In an attempt to expand its customer base in Michigan and other states that refuse to allow it to sell cars directly to consumers, Tesla is suing the state of Michigan and its governor in federal court to reverse the state's ban on the automaker's preferred method of bringing electric cars to the masses.
If Tesla has any success with its case against Michigan and governor Rick Snyder in federal court, the decision from government officials would then set a precedent in Tesla's favor in the other states it currently has trouble selling cars directly to consumers—Connecticut, Texas, and Utah. Until now, the automaker has been attacking this issue state-by-state.
“Solving this legislatively always has been and continues to be Tesla’s preferred option," Tesla said in a statement to Bloomberg on Thursday. "Unfortunately, the local auto dealers and local manufacturers have made clear that they oppose any law that would allow Tesla to operate in Michigan. Given their position, the leadership of the Michigan legislature recently informed Tesla that it will not even hold a hearing to debate the issue.”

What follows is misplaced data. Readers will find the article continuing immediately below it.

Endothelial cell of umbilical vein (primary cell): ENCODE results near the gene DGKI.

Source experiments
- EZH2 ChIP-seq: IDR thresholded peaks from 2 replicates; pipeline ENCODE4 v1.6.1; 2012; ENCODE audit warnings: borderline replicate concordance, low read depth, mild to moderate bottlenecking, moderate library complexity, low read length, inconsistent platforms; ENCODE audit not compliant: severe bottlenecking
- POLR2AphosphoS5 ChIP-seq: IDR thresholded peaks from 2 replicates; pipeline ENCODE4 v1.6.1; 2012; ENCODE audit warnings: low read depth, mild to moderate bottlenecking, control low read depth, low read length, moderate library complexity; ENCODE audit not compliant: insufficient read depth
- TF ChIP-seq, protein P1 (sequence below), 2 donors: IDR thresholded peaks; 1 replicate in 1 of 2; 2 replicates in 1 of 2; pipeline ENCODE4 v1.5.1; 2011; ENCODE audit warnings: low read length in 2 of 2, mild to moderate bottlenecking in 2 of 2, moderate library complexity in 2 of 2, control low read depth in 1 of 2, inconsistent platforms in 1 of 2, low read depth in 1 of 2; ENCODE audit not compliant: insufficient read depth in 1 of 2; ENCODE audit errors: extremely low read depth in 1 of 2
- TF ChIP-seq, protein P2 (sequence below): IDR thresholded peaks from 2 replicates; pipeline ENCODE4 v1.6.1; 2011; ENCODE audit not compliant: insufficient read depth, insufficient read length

Currently, there are no Tesla service centers or showrooms in Michigan. Tesla sent in an application for a dealership license in Michigan roughly a year ago, but it was rejected because the state's laws require new cars to be sold through franchised dealerships.
In 2014, Michigan officials passed an amendment that restricted automakers and dealers—more specifically, Tesla—from selling cars without using franchised dealers. The amendment was reportedly largely designed to protect the major American automakers based out of Michigan, mainly General Motors and Ford, from having to worry about the rise of Elon Musk's electric car company.